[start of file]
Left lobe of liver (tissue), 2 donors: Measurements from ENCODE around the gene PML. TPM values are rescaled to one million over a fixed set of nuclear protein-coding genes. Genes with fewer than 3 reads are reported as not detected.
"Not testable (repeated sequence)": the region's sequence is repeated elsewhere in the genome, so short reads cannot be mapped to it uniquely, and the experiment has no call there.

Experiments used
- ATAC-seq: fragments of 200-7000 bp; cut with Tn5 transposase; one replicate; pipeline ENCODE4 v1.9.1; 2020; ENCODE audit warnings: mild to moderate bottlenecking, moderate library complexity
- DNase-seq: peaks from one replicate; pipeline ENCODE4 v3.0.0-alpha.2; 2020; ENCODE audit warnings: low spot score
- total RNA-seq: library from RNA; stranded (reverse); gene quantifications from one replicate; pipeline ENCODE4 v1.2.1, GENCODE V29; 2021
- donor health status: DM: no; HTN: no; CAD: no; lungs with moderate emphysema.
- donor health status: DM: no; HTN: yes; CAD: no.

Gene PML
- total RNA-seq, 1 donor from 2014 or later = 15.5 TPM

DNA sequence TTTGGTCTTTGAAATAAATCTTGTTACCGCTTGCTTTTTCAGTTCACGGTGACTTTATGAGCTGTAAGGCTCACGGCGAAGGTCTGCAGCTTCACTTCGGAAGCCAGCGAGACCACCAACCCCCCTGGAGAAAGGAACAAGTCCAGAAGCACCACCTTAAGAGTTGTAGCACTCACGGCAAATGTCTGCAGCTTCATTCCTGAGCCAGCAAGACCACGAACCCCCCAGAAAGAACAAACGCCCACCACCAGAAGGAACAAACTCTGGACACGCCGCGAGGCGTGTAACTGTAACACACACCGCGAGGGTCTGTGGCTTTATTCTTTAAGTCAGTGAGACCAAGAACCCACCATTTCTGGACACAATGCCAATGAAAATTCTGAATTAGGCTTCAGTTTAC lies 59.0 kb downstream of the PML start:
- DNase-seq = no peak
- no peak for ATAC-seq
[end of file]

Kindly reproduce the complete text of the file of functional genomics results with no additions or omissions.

Left lobe of liver (tissue), 2 donors: Measurements from ENCODE around the gene PML. TPM values are rescaled to one million over a fixed set of nuclear protein-coding genes. Genes with fewer than 3 reads are reported as not detected.
"Not testable (repeated sequence)": the region's sequence is repeated elsewhere in the genome, so short reads cannot be mapped to it uniquely, and the experiment has no call there.

Experiments used
- ATAC-seq: fragments of 200-7000 bp; cut with Tn5 transposase; one replicate; pipeline ENCODE4 v1.9.1; 2020; ENCODE audit warnings: mild to moderate bottlenecking, moderate library complexity
- DNase-seq: peaks from one replicate; pipeline ENCODE4 v3.0.0-alpha.2; 2020; ENCODE audit warnings: low spot score
- total RNA-seq: library from RNA; stranded (reverse); gene quantifications from one replicate; pipeline ENCODE4 v1.2.1, GENCODE V29; 2021
- donor health status: DM: no; HTN: no; CAD: no; lungs with moderate emphysema.
- donor health status: DM: no; HTN: yes; CAD: no.

Gene PML
- total RNA-seq, 1 donor from 2014 or later = 15.5 TPM

DNA sequence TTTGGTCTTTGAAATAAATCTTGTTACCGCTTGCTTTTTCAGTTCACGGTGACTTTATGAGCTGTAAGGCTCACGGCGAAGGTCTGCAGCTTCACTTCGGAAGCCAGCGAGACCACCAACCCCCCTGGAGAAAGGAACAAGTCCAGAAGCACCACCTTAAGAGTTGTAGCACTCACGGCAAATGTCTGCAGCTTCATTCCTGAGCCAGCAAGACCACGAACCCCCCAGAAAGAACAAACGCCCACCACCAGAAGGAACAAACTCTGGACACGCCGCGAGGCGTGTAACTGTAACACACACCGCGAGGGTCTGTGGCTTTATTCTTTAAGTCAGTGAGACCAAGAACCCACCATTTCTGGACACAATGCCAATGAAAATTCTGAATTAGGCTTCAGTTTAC lies 59.0 kb downstream of the PML start:
- DNase-seq = no peak
- no peak for ATAC-seq